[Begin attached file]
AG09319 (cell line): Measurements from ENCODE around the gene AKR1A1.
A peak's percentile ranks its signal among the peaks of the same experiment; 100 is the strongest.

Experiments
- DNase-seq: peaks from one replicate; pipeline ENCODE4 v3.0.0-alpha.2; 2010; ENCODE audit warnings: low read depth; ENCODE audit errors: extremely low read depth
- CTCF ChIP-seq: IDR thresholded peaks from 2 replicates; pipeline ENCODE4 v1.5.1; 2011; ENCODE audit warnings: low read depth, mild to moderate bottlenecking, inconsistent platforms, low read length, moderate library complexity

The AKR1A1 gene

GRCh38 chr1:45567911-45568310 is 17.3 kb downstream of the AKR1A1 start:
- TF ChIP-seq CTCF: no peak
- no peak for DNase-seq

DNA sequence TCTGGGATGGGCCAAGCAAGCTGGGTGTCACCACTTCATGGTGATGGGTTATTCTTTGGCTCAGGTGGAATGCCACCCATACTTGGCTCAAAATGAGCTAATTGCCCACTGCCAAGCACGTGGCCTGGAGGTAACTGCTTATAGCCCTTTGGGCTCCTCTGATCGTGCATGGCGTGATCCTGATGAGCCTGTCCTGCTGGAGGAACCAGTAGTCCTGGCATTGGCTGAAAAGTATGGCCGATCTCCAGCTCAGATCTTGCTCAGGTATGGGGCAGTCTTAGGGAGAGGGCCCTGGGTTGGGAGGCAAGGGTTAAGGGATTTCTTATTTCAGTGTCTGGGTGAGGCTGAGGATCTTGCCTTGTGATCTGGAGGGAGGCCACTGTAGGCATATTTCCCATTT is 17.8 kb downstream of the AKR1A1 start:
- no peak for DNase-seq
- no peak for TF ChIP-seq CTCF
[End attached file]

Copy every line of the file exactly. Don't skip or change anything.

AG09319 (cell line): Measurements from ENCODE around the gene AKR1A1.
A peak's percentile ranks its signal among the peaks of the same experiment; 100 is the strongest.

Experiments
- DNase-seq: peaks from one replicate; pipeline ENCODE4 v3.0.0-alpha.2; 2010; ENCODE audit warnings: low read depth; ENCODE audit errors: extremely low read depth
- CTCF ChIP-seq: IDR thresholded peaks from 2 replicates; pipeline ENCODE4 v1.5.1; 2011; ENCODE audit warnings: low read depth, mild to moderate bottlenecking, inconsistent platforms, low read length, moderate library complexity

The AKR1A1 gene

GRCh38 chr1:45567911-45568310 is 17.3 kb downstream of the AKR1A1 start:
- TF ChIP-seq CTCF: no peak
- no peak for DNase-seq

DNA sequence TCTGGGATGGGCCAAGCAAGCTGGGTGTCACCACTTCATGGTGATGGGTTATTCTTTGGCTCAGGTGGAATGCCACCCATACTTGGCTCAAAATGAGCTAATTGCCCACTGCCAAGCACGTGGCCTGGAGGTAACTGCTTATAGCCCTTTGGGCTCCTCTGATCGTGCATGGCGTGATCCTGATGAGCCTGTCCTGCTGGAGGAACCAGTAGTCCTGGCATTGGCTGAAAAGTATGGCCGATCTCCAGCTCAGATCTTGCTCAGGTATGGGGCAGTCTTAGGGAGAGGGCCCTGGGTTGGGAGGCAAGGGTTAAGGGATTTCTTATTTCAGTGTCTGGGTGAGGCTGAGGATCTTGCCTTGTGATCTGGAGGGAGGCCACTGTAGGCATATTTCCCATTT is 17.8 kb downstream of the AKR1A1 start:
- no peak for DNase-seq
- no peak for TF ChIP-seq CTCF